The look is flashy as all get-out; the top and soundhole are bordered with multiple celluloid layers on either side, with a side binding line as well. The trim includes lavish colorful abalone strips inlaid along the sound hole and top edges, a personalized bound headstock, and engraved shaped pearl inlay in the bound fingerboard. The tortoise celluloid pickguard is smaller than on some of these, in a slightly enlarged Martin pattern instead of covering the entire bout. The back and sides are beautiful Brazilian rosewood and the top very fine-grained spruce, albeit with a noticeable grain spot near the top waist. The neck is laminated mahogany with a thick ebony fingerboard and a slim, modern-feeling profile compared to many period instruments.

These later period large body Larson guitars with 14-fret necks are generally considered by modern players the cream of the Larson crop. The built-under-tension construction helps create a quick response and bright, ringing tone with strong sustain even in a large guitar. Many consider the 16" Euphonons the finest-sounding of all Larson instruments; indeed, some of the best steel-string guitars ever made. This fabulous pre-WWII jumbo is certainly a contender, a fantastic survivor from the golden age of "Hillbilly" radio and the guitars that powered it!
 
Overall length is 40 1/2 in. (102.9 cm.), 16 1/8 in. (41 cm.) wide at lower bout, and 4 5/8 in. (11.7 cm.) in depth at side, taken at the end block. Scale length is 25 1/2 in. (648 mm.). Width of nut is 1 11/16 in. (43 mm.).

This guitar remains in cleaner and more original condition than most extant large-body Larsons, with some light repair but substantially intact as the brothers originally built it. There is a thin clear lacquer overfinish over pretty much the entire instrument, most noticeable on the back, back of the neck and headstock. Fortunately the top appears to have the least added finish, it is very thin and the original patina is still visible. This work looks to have been done quite some time ago; there is one case-lid ding ahead of the pickguard that must happened later but not much other subsequent wear.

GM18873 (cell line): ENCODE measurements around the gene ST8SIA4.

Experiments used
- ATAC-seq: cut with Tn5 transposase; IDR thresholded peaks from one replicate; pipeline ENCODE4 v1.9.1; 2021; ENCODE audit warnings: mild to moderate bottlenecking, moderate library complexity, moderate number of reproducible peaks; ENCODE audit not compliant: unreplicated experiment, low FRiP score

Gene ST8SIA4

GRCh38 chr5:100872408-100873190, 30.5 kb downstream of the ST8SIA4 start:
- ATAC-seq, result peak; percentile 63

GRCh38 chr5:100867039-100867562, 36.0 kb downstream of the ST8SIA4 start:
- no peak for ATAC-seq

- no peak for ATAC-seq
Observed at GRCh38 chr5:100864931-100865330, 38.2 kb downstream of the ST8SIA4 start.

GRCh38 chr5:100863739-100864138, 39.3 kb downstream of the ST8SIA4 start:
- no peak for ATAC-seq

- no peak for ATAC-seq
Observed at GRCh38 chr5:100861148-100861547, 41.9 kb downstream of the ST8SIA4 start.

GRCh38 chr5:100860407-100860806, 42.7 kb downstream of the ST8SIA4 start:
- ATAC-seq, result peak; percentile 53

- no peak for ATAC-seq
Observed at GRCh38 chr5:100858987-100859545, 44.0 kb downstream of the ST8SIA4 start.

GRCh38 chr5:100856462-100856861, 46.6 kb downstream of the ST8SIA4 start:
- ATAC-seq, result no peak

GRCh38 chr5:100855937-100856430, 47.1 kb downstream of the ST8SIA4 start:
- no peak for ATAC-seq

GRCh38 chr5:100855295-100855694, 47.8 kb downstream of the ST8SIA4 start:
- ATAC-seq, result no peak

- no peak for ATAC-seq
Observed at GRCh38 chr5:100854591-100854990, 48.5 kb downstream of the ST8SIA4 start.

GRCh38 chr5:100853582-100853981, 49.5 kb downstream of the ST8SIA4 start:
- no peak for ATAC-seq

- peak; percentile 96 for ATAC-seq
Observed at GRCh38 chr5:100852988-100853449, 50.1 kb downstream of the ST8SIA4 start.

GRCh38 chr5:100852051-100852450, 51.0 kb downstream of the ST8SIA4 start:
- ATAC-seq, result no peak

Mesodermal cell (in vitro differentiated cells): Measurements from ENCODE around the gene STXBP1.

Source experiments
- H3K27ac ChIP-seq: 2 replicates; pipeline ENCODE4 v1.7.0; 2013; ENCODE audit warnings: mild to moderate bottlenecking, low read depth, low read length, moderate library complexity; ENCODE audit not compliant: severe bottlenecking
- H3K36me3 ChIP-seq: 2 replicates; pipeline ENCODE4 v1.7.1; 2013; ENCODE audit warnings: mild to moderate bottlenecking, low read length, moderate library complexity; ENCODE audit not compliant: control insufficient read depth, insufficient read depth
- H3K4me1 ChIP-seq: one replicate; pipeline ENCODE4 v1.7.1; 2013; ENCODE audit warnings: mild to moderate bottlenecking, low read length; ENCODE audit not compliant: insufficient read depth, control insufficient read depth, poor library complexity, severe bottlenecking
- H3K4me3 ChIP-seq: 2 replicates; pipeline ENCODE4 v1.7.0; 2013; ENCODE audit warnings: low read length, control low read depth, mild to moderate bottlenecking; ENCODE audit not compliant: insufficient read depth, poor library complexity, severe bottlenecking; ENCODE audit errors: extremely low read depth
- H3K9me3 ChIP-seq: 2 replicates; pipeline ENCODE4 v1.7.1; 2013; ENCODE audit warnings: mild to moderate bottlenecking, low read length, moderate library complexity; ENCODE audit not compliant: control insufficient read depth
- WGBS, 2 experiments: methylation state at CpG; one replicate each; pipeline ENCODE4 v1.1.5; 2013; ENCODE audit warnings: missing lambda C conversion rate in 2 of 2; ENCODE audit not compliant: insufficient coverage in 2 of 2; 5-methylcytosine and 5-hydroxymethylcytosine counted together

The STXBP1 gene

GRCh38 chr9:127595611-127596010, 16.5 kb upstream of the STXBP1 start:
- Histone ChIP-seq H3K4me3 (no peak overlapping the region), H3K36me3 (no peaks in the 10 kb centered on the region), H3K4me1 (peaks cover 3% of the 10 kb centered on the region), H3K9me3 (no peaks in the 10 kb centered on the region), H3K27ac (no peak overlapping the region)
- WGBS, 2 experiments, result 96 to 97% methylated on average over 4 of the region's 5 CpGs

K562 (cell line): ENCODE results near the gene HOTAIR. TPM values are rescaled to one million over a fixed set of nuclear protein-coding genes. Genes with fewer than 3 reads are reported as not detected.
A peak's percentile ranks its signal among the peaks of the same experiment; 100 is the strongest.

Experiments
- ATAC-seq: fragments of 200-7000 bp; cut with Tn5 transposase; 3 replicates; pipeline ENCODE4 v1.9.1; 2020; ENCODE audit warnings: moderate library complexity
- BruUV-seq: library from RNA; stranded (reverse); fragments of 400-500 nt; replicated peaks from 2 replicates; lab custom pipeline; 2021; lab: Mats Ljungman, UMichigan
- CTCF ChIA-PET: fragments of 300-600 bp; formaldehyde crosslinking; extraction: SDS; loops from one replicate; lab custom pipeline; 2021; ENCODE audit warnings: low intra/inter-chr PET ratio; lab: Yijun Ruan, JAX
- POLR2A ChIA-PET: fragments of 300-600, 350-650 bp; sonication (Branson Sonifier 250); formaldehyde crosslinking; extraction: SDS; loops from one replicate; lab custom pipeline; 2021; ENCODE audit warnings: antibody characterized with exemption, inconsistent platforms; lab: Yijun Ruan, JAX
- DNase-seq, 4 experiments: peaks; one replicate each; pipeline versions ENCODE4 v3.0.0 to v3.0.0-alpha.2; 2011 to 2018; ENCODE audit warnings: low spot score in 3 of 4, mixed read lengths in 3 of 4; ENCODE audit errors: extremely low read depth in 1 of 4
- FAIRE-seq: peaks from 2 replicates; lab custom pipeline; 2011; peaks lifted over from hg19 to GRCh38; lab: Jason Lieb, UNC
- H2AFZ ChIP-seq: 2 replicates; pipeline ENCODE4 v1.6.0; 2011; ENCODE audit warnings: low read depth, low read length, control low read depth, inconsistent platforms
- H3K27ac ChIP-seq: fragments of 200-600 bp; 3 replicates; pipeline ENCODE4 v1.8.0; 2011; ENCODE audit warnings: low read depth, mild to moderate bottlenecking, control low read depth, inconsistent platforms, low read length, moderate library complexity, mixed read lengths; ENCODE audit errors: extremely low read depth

The overspray is most noticeable on the back, which has one small crack repair off the upper edge may be the reason for the work in the first place ("back in the day" some people would add finish to an entire instrument whenever a repair was done!). The top center seam was re-sealed, solidly but visible with an old piece of bias tape underneath at the back end. The back of the neck has a more noticeable overfinish as well, but it is not too heavy or 'sticky' feeling as some can be.

The bridge appears to be a correctly done replacement, in the exact Larson style with the original star inlay on the ends re-installed. The original bridgepins are present -- rarely the case after 80+ years! The thin maple bridgeplate has not been altered. The neck does not appear to have been reset or refretted, the original small wire frets have had some recent re-crowning and are in excellent shape. The tuners are the original open-back Waverly units with metal buttons and round grommets.

Even considering the finish work this is one of the finest surviving Larson WLS guitars we have seen, with far less use and repair work than most. These were working tools for the original owners, and most have been heavily worn and often altered over the course of their service. It is a great-playing and spectacular-sounding guitar, brighter than many large rosewood guitars with the cut of an archtop and the deep power of the jumbo flat top combined. It includes a period Gibson tweed 16" hard case. Overall Excellent - Condition.